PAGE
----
Previous research found that the type of text being read affected reading fluency and recall, and students of varying reading skills take different approaches to the task. The current study explored the effect the reader's skill level and format of presentation had on fluency and comprehension assessment by comparing student behavior between conditions in which students read from a book or from a typed single page. No significant differences were found in mean fluency and comprehension scores between the Book and Typed conditions for the two highest reading skills groups. However, the difference between the Typed and Book conditions was significant for both fluency and comprehension among children in the lowest reading group. Students in the lowest reading group read more fluently and with better comprehension from the Book condition than from the Typed condition. Suggestions for further research are included.
Reading continues to be the academic area most frequently identified as deficient in special education eligibility referrals (Joseph, 2002) and a large majority of children identified as learning disabled have a deficit in reading (Lerner, 2003). Thus, many academic intervention models exist for reading and scholars frequently recommend using fluency measures such as curriculum-based measurement (CBM; Deno, 1985) for making instructional decisions or problem identification (Fuchs & Fuchs, 1998; Gresham, 2001; Kaminski & Good, 1998; Shinn, 2002). Moreover, reading fluency measures are also useful tools for large-scale screening of student skills (Berninger, 2002).
Administration procedures for reading fluency probes, as outlined by Shinn (1989), involve having the student read orally for 1 minute from a typed passage written on a page that contains no additional markings, such as pictures. The number of words read correctly within the timed probe is counted to obtain a score that represents reading fluency. Adequate fluency in reading is important because reading fluency and comprehension have consistently been linked and comprehension is the ultimate goal of reading (Burns, Tucker, Hauser, Thelen, Holmes, & White, 2002; Fuchs, Fuchs, Hosp & Jenkins, 2001; McCormick & Samuels, 1979). Fluent reading consists of quick and effortless reading of words presented in text (Carmine, Silbert, Kame'enui, & Tarver, 2004) but how that is measured is a matter of some debate (Burns, 2003).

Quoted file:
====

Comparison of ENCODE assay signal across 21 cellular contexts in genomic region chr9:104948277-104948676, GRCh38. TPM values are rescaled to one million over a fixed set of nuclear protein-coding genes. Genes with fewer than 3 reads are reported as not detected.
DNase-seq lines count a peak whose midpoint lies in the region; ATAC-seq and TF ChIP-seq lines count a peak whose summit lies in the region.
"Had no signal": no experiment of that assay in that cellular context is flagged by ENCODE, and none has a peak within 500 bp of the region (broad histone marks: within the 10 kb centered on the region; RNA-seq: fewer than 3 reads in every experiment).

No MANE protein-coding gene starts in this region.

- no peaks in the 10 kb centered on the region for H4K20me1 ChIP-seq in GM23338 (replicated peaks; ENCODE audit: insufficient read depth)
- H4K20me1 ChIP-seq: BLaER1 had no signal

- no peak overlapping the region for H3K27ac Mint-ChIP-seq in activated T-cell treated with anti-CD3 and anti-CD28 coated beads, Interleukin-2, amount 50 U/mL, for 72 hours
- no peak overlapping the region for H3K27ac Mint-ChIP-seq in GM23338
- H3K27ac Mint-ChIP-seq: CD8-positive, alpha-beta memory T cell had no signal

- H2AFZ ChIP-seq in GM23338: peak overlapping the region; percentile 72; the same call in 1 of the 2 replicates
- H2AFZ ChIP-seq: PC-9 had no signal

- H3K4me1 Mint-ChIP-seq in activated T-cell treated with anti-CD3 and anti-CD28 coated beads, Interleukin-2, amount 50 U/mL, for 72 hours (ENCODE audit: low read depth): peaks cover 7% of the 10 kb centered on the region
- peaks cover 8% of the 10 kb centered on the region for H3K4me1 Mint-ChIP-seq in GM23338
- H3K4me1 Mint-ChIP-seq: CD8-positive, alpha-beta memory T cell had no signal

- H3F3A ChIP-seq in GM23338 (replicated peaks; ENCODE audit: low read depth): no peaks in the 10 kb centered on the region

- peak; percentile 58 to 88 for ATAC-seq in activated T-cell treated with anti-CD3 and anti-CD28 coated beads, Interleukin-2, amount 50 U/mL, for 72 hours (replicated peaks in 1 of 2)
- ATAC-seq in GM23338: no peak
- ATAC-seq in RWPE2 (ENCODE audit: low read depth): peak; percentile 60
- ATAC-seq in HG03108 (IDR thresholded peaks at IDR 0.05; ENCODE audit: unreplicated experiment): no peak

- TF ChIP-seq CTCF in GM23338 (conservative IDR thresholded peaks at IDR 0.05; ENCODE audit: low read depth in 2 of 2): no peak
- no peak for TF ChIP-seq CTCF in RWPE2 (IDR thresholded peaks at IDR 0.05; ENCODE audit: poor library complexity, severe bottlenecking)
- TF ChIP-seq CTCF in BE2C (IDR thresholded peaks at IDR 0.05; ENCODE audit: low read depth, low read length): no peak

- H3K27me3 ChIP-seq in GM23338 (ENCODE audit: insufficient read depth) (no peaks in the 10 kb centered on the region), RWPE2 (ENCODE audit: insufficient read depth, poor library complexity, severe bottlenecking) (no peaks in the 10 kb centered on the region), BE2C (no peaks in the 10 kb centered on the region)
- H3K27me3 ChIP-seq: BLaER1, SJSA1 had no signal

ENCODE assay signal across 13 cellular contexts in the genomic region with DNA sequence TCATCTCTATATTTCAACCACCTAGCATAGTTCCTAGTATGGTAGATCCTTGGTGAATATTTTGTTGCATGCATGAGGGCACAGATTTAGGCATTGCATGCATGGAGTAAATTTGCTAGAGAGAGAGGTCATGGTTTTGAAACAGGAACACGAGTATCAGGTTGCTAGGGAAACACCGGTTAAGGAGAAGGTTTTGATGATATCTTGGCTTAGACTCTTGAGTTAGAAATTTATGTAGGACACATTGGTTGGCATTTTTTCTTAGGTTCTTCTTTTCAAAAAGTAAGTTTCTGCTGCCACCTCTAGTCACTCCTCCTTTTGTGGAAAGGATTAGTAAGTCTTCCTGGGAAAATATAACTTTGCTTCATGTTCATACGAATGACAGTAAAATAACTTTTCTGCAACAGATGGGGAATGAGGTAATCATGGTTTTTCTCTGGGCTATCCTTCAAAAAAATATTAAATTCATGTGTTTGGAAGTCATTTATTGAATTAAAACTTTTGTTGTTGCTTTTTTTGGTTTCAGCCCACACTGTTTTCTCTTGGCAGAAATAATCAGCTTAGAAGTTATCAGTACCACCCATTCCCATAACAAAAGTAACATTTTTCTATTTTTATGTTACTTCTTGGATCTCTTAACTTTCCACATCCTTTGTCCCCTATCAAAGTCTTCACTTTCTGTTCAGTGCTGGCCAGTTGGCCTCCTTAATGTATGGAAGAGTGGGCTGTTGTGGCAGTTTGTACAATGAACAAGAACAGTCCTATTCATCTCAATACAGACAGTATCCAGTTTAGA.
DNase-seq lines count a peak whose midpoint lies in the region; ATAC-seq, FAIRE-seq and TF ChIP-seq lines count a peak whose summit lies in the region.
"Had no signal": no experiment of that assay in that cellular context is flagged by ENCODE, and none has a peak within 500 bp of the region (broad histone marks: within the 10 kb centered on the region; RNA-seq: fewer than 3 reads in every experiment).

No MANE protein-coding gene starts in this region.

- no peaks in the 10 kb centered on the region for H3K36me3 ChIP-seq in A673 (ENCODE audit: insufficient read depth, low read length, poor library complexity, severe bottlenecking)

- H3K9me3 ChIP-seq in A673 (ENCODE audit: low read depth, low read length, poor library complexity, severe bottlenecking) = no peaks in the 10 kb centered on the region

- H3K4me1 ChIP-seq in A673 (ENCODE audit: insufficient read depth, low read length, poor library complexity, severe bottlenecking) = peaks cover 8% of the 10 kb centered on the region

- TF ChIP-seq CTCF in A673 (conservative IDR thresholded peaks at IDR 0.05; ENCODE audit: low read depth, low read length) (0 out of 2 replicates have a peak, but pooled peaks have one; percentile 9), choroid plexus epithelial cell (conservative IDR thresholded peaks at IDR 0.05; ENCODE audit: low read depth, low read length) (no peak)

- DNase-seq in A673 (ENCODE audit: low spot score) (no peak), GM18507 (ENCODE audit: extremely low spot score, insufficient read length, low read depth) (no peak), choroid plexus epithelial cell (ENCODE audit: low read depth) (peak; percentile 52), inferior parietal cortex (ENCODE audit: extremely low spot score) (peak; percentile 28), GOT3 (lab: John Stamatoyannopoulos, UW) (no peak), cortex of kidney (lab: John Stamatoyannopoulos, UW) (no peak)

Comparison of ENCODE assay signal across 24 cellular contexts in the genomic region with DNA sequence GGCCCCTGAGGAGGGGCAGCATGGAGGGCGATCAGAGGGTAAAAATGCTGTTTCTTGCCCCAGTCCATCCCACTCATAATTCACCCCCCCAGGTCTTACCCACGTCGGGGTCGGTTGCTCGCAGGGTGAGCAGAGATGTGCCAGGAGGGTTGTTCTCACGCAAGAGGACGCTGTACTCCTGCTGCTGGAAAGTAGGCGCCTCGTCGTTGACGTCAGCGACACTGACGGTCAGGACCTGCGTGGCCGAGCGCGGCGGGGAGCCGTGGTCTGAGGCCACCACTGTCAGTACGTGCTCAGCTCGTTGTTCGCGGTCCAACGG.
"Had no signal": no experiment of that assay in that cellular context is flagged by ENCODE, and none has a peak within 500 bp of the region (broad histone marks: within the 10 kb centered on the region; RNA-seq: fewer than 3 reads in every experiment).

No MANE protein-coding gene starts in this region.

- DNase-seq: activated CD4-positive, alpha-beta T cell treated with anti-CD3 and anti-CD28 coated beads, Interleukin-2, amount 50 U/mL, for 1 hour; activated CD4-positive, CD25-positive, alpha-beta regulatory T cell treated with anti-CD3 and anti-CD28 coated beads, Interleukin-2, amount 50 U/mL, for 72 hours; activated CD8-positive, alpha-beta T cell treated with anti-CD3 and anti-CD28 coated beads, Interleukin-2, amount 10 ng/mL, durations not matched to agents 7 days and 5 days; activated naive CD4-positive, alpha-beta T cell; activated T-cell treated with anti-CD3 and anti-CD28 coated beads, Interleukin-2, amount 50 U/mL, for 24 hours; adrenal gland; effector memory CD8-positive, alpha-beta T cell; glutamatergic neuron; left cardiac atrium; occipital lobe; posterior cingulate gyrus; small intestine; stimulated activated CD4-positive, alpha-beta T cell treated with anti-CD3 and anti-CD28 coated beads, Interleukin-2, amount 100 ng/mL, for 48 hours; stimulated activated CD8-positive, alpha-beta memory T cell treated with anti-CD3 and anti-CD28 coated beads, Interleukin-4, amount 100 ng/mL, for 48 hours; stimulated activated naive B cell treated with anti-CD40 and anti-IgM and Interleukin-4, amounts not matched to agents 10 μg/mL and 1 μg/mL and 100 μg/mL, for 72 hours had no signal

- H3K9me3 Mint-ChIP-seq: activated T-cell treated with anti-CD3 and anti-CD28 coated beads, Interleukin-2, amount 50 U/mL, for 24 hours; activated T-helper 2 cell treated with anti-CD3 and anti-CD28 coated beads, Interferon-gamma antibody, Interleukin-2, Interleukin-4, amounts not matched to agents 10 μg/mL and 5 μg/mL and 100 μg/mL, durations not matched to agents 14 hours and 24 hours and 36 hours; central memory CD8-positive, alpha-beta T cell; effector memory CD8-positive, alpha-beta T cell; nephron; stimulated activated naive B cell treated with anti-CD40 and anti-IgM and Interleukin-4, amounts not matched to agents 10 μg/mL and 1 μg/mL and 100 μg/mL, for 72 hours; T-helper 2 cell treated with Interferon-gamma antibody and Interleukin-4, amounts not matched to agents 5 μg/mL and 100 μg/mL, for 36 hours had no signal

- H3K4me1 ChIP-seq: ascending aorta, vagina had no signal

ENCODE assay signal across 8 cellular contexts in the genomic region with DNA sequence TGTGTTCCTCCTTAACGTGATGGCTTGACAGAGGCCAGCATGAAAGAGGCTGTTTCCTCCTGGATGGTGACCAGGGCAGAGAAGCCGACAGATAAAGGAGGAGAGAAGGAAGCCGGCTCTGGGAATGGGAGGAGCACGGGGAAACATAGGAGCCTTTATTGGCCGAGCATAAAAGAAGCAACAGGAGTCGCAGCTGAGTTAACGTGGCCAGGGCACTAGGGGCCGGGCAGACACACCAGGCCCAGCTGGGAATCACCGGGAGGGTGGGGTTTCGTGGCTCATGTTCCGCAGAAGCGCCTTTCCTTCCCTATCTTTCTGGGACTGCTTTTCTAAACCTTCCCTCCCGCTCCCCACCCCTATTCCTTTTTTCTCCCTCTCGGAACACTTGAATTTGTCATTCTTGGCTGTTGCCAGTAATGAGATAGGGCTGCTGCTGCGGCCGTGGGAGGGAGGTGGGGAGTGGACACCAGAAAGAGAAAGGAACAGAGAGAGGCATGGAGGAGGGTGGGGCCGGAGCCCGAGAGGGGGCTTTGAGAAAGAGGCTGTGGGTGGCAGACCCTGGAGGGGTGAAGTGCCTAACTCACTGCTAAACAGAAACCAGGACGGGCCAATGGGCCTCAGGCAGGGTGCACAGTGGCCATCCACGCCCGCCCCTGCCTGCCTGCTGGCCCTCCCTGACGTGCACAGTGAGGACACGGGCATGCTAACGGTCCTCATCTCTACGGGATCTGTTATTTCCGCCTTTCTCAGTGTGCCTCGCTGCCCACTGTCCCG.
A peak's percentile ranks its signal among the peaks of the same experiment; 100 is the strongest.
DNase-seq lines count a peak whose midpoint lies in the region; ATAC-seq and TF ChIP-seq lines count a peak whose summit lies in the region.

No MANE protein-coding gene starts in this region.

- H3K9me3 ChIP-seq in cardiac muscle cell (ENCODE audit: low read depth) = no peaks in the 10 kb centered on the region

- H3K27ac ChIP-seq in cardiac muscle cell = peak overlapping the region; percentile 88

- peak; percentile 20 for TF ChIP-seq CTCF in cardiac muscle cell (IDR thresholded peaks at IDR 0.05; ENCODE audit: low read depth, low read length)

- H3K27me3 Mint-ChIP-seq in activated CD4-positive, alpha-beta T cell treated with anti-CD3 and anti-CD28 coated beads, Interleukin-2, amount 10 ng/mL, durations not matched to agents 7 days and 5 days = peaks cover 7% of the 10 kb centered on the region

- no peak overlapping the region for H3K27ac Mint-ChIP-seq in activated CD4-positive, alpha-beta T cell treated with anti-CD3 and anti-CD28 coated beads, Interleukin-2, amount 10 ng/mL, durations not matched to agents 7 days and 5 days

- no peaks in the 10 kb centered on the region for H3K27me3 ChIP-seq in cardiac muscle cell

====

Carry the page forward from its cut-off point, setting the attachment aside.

Reading fluency could be assessed with speed of accurate contextual reading (Nathan & Stanovich, 1991) or by whole word reading without context (Torgesen, Wagner, & Rashotte, 1997). However, the format of the assessment could affect the results (Burns, 2003). Further, Jenkins, Fuchs, van den Broek, Espin and Deno (2003) compared contextual reading fluency and context-free fluency and found that fluency from contextual reading was more strongly correlated with comprehension (r = .83) than context-free fluency such as word lists (r = .54). Fluency of contextual reading predicted reading comprehension, but fluency of reading word lists did not (Jenkins et al., 2003). This finding makes some intuitive sense given that, in general, the instructional environment affects student performance (Ysseldyke & Christenson, 2002). An instructional environment consists of the situational variables that interact with the student to determine the resulting behavior (Ysseldyke & Christenson, 1987). Comparatively, a reading environment would then encompass those situational variables that are specific to the reading task and interact with the student to determine reading behavior. Thus it seems reasonable to infer that environmental variables such as assessment format (e.g., reading words within or without context) would affect reading outcomes.
Although the nature of the reading task affected the outcome in the Jenkins et al. …